• Wouldn't that suck if your service dog were a mad bomber and you didn't even know it?
  • Seriously, though, I'm not sure what they do if they find, say, explosive material on the dog but not on you.  Remove the explosive stuff, first of all.  I guess they'd probably detain you and the dog until they found out who put the explosive stuff in your dog's pocket.
  • One final note on this topic: If you've gone through security and you go outside to let your dog, you know, do its doggy thing, when you come back inside, you and your dog will have to go through the TSA screening again. 

 TSA Using Dogs, Too

  • While searching for information on this topic, I found a whole bunch of news articles about how the TSA is using dogs to screen passengers for bombs, guns, and any explosives.  They're hoping the dogs will help to reduce the long lines of people waiting to go through metal detectors.
  • Dogs have been used to screen cargo for several years now.  But dogs screening passengers is relatively new -- even though the TSA were given the approval to do that many years ago.
  • The passenger-screening dogs can detect a "vapor trail" of explosives, meaning they can detect a suicide bomb vest, a backpack containing explosives, or a firearm.  When the trained dog detects an odor of explosives, the dog will sit next to where it found the scent.
  • The breeds they're using include Labrador retrievers, Vizslas, German shepherds, and Belgian malinois -- all breeds with an especially keen sense of smell, or they're good with people, or both.

One of the TSA working dogs.  Note the TSA patch on his vest.
(Photo from NBC-2 in Florida)

  • In early July, they announced they're trying out the dogs in Honolulu, Tampa, Indianapolis, Chicago, Denver, and Washington Dulles. If all goes well there, they'll use more dogs in more airports.  I think they must have since decided it's going all right, because that dog in the picture above was being used at the Southwest Florida International Airport in Fort Myers.
    • The GAO (General Accounting Office) is skeptical about all this because according to their tests, the dogs weren't all that effective.  They said the TSA wasn't meeting the requirement that the canine teams get 4 hours of training every 4 weeks, the TSA doesn't keep track of which dogs are best at finding which  type of explosive material, and sometimes the dogs miss explosives or they say they've found something when there aren't any explosives present.
    • Apparently, also according to he GAO, the reason the dogs are being used on passengers at on some airports and not others is because officials at some airports have concerns about the "composition and capabilities" of the passenger-screening dogs, and they've said you can use the dogs on cargo at our airport, but not on people. 
    • The TSA responded to that report by saying, we're going to do better about complying with training requirements, and we'll keep doing assessments of the passenger-screening dogs that are being used so we can see where we need to improve.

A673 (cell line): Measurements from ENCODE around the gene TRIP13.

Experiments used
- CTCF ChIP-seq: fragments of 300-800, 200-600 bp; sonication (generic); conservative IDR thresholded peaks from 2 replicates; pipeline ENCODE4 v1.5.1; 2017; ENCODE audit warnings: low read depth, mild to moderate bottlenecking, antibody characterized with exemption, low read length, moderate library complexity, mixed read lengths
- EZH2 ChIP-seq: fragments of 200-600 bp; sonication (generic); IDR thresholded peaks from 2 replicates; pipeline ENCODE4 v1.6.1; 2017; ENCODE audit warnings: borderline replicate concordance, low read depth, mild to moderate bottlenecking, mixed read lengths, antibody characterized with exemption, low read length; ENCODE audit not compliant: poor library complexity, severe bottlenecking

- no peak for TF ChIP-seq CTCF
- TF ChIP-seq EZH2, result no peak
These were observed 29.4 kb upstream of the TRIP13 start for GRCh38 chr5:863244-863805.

• Further evidence that the TSA doesn't have this down quite yet: in May, one TSA bomb-sniffing dog in Atlanta bit a passenger in the stomach.  The woman took a picture of the bite, and it looks pretty bad, actually.  The wound has now healed, the woman got a bunch of rabies shots, but she needn't have because the dog had been up to date on its rabies vaccine.
    • The woman wasn't even flying.  She was waiting in the baggage area to meet her sister, and the dog came up to her and bit her.
    • Now, here's another question: what happens when a TSA bomb-sniffing dog meets a service dog?  And what if the service dog is carrying explosives?  One hopes that it would all go well from a dog-civility standpoint.   But is this a scenario the TSA are trained to handle?

    The TSA names their bomb-detection dogs after victims who were killed in the 9/11 attacks.  These bomb-sniffing Labrador puppies in training are named Hoey and Hatton.
    (Photo by Reuters, from Travelers Today)

    National Service Animal Registry, Flying with Service Dogs and Emotional Support Animals
    Alaska Air, Service and Emotional Support Animals
    American Airlines, Service Animals
    Delta Airlines, Service Animals
    United Airlines, Service Animals
    Transportation Security Administration, Service Animals and Passengers with Service Dogs and TSA Dogs & Aviation Security
    NBC News, TSA dog bites passenger at Atlanta's Hartsfield-Jackson airport, May 13, 2013
    Atlanta Journal-Constitution, Explosives-sniffing dog bites woman at airport, May 10, 2013
    CBS This Morning, TSA trying out screening with dogs, July 3, 2013
    Houston Chronicle, TSA tests bomb-sniffing dogs in a select few airports, July 4, 2013
    USA Today, GAO questions using TSA dogs to screen passengers, January 31, 2013
    The Hill, TSA ineffectively using bomb-sniffing dogs, GAO report finds, February 1, 2013


    1. I saw a FEMA staff person walking around with a sniffer dog at the Salt Lake airport the other day.

    2. FEMA has dogs too, huh? Maybe they were jealous of the TSA.